Forecasters predict return of La Niña Meteorological Services Department (MSD) head of forecasting Mr James Ngoma said it was too early to speak of greater chances of a La Nina for Zimbabwe and the entire Southern African region.

Sifelani Tsiko-Environment & Innovations Editor

GLOBAL weather forecasters say there is a significant probability that La Niña, a climate phenomenon that usually brings more rainfall in Zimbabwe and most other southern African countries, could develop later in the year, boosting hopes for a better 2024 – 2025 cropping season.

The World Meteorological Organisation (WMO) and other global weather bureaus project that El Nino conditions that caused the 2023 – 2025 drought will likely end by August triggering a transition to a weather pattern characterised by unusually cold temperatures in the Pacific Ocean, La Nina, which often lead to wetter conditions in the region.

Modelling by the WMO, the Australian, Japanese, and US weather bureaus all say that sea surface temperatures in the central Pacific have been steadily cooling since last December, shifting from the weather patterns of El Niño which brought a drought that ravaged Zimbabwe and most other southern African in the 2023 – 2024 farming season.

The El Nino, one of the five strongest in history, also resulted in heat waves that affected the Southern Africa region.

A WMO update says there is about a 60 percent chance of El Niño persisting during March-May and an 80 percent chance of neutral conditions (neither El Niño or La Niña) in April to June.

The UN agency says there is a chance of La Niña developing later in the year, a suggestion that dove-tailed with Japan’s weather bureau pointing to a 60 percent chance it would occur by November. 

US forecasters said there was a 69 percent chance that it would develop during July-September while the Australian weather bureau predicted a 50 percent chance.

La Nina events arise from cooler sea surface temperatures in the Pacific while warmer sea surface temperatures result in an opposite weather phenomenon called El Nino, which resulted in a drought and searing heatwaves Zimbabwe and other countries experienced last year.  El Nino is a warming of Pacific waters that is typically accompanied by drier conditions over the Southern African subcontinent.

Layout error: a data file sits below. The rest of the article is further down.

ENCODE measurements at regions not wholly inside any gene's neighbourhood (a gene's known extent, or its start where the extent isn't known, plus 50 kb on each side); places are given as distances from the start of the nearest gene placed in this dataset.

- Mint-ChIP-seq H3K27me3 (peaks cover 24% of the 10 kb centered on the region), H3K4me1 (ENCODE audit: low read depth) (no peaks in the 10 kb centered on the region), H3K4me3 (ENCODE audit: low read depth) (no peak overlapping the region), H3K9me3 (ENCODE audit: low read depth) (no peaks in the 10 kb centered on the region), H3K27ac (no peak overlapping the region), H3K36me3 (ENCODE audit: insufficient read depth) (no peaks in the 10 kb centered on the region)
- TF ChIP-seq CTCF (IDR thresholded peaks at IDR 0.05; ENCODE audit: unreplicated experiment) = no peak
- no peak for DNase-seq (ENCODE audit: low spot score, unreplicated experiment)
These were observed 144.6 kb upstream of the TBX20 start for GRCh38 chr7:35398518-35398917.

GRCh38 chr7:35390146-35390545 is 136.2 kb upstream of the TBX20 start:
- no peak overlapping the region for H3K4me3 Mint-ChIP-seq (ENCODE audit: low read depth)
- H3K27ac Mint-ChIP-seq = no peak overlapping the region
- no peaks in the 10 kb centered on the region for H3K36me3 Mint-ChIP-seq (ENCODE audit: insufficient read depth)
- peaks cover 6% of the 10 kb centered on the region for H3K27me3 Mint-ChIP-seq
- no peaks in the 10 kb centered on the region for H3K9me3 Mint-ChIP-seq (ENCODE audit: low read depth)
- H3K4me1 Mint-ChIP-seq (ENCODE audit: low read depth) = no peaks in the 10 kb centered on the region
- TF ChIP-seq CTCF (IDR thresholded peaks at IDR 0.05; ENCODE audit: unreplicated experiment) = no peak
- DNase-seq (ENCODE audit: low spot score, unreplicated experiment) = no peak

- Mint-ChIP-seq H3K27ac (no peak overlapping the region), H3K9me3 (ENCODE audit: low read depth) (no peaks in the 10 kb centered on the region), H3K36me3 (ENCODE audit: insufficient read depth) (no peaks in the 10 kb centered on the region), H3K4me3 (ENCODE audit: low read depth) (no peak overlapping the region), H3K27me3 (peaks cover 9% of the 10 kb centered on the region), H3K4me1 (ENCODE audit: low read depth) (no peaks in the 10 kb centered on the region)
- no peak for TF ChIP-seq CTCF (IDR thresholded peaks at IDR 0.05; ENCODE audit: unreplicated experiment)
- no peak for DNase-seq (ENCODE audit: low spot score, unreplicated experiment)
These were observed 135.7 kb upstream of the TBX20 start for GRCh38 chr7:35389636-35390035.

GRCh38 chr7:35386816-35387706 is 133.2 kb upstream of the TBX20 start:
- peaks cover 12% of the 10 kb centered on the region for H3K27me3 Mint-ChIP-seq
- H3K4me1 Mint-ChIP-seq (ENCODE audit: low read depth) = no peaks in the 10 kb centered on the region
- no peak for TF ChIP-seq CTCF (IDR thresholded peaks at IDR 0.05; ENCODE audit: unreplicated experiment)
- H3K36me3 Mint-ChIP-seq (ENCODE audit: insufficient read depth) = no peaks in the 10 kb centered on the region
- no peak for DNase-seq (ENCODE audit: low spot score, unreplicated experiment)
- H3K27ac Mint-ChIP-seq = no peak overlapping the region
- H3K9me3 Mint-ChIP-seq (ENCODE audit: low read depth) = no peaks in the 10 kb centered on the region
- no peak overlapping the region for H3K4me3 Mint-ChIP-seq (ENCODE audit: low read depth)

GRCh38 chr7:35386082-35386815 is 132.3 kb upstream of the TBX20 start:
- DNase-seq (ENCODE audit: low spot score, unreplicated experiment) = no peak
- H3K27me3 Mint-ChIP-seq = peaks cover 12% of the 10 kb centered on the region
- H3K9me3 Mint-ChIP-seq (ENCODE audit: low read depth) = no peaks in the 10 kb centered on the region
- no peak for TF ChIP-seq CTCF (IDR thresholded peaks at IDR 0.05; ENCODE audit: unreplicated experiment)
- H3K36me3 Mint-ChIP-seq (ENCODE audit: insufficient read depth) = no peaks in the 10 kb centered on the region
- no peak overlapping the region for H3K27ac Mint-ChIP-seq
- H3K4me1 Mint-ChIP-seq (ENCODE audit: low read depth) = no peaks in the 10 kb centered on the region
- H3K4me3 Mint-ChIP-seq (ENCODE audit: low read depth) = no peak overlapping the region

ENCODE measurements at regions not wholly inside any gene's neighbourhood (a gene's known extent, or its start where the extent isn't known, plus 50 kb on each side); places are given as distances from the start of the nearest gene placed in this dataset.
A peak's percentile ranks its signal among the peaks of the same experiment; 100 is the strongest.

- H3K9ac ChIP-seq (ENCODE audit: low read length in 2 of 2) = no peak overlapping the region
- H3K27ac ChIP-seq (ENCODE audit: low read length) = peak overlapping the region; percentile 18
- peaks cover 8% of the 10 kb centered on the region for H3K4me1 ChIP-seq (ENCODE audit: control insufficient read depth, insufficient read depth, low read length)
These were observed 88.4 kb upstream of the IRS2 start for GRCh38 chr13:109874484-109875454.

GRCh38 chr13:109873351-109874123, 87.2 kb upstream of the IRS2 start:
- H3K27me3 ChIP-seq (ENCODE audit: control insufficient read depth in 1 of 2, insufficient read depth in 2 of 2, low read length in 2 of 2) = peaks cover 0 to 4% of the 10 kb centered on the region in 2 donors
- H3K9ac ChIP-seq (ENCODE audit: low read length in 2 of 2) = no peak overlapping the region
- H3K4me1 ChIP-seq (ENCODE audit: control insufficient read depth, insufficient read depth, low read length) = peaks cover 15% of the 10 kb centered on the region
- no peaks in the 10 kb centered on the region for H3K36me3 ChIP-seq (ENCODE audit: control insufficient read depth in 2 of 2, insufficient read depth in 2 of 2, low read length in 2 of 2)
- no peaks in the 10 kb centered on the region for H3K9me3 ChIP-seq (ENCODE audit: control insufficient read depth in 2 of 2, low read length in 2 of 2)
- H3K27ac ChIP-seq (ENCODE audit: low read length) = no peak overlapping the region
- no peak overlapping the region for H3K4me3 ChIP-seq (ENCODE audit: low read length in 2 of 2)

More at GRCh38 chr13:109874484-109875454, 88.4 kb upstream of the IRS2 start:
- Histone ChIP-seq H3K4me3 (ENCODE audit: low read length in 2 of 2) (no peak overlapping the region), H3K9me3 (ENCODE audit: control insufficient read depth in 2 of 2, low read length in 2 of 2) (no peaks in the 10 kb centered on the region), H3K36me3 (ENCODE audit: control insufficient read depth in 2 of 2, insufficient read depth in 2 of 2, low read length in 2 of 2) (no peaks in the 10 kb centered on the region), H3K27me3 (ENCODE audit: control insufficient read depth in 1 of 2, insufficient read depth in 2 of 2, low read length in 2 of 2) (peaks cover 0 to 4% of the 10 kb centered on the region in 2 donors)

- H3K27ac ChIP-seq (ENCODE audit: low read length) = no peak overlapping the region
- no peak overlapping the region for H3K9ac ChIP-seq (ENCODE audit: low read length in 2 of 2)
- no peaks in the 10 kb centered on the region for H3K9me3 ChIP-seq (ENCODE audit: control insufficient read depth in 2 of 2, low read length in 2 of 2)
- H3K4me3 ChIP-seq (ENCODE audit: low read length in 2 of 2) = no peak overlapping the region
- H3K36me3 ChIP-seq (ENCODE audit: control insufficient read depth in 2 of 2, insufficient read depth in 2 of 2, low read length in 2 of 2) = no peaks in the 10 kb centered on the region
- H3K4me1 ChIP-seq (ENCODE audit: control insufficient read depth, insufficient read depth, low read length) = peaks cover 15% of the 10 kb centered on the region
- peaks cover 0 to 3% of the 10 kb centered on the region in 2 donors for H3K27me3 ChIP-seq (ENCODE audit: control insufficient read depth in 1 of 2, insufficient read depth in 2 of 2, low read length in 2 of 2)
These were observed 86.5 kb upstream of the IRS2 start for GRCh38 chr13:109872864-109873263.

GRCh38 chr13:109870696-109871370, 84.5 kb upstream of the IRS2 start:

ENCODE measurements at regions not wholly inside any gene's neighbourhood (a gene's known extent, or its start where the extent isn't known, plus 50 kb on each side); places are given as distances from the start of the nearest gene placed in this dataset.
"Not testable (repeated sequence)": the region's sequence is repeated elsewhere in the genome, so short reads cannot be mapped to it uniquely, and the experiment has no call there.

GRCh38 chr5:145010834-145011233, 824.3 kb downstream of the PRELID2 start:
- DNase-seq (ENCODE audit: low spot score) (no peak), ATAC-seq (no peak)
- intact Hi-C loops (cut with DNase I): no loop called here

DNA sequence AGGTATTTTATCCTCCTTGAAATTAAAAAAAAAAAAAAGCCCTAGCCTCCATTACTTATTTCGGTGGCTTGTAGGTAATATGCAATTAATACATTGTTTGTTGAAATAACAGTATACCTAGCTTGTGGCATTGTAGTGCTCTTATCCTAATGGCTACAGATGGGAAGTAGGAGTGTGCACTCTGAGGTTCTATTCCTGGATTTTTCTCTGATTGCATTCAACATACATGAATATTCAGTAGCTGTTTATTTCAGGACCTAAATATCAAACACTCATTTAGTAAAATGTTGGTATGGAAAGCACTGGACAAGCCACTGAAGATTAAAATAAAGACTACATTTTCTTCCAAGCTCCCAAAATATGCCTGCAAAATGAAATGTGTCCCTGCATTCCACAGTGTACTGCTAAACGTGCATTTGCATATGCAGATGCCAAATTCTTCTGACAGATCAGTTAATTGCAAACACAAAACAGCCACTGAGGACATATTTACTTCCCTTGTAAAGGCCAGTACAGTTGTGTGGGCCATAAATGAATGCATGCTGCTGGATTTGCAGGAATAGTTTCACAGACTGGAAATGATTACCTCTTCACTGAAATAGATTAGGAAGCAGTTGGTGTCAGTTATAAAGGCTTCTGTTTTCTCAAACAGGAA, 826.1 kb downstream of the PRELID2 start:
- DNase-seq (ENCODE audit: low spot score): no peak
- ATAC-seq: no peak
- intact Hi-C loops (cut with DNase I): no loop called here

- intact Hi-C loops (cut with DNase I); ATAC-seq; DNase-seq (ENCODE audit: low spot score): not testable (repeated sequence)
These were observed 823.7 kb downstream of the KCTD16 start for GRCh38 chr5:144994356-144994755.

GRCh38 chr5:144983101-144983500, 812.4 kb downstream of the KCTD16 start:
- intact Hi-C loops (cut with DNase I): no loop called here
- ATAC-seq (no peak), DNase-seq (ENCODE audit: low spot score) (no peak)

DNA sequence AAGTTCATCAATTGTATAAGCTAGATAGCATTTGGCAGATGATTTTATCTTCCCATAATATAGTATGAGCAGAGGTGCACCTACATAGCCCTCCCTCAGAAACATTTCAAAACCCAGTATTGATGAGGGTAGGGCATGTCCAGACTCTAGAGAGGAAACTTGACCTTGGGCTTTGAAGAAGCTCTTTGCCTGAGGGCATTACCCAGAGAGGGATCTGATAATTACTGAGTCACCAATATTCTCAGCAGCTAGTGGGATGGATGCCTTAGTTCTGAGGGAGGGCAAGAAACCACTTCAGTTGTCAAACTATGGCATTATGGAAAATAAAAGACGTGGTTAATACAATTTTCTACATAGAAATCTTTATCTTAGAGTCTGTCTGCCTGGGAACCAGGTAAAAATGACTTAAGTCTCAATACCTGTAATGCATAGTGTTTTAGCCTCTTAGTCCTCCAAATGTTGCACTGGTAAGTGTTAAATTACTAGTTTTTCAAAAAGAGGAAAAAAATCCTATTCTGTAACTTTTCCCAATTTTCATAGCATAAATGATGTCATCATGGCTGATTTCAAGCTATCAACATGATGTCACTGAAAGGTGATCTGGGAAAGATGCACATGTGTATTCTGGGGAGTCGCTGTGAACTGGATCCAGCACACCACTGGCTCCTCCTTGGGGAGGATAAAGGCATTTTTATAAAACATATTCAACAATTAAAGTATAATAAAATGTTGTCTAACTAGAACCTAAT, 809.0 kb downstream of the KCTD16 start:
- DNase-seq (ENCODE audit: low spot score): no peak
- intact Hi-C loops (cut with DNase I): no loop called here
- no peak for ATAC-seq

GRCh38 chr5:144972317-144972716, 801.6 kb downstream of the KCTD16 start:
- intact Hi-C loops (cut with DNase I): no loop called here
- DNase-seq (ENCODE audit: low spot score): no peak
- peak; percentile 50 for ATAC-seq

Prospects of a La Nina later in the year could bring relief to millions of people facing hunger and water shortages as a severe drought sweeps across much of Southern Africa.

Zimbabwe, Zambia, and Malawi have all declared drought national disasters and have launched appeals for food aid to support millions of hungry people.

In Zimbabwe, the latest official figures show that 6 million people in communal areas and 1,7 million in cities and towns require food assistance; 6,6 million people need help in Zambia after the country experienced the driest farming season in more than four decades while about nine million people in Malawi are struggling with the devastating effects of floods and drought caused by El Niño.

Zimbabwe has appealed to the United Nations, aid agencies and individuals for US$2 billion, Zambia US$900 million and Malawi US$446,74 million to deal with the drought and avert food insecurity for millions of people caused by an El Nino-induced drought.

Zimbabwe’s cereal production is forecast to nearly halve because of the drought hampering efforts to bolster its Strategic Grain Reserve.

The country has removed Value Added Tax (VAT) on rice and potatoes, relaxed importation restrictions on maize, wheat and other basic food items as part of measures to mitigate against the impact of the current drought.

Zimbabwe’s economic growth is also projected to slow to 3,5 percent in 2024 from 5,5 percent in 2023 owing to a devastating drought.

Vast swathes of the region — including Angola, Botswana, the Democratic Republic of Congo, Mozambique and Namibia are also grappling with a prolonged dry spell.

Southern African countries are now all vulnerable to climate change despite being responsible for a tiny fraction of global warming-related pollution.

Meteorological Services Department (MSD) head of forecasting Mr James Ngoma said it was too early to speak of greater chances of a La Nina for Zimbabwe and the entire Southern African region.

“Winter is usually dry, let’s wait for summer, then we can speak of wetter periods. A comprehensive report for winter is coming soon. Let’s wait for August when the seasonal forecast for rainfall is done,” he said.

“A comprehensive report for winter will be issued soon.”

Rainfall deficits in most southern African countries will have substantial and adverse impacts on grain harvests and push millions into food insecurity. This El Nino weather pattern has also affected agricultural production and other key sectors like tourism, water supply, industry and energy production.

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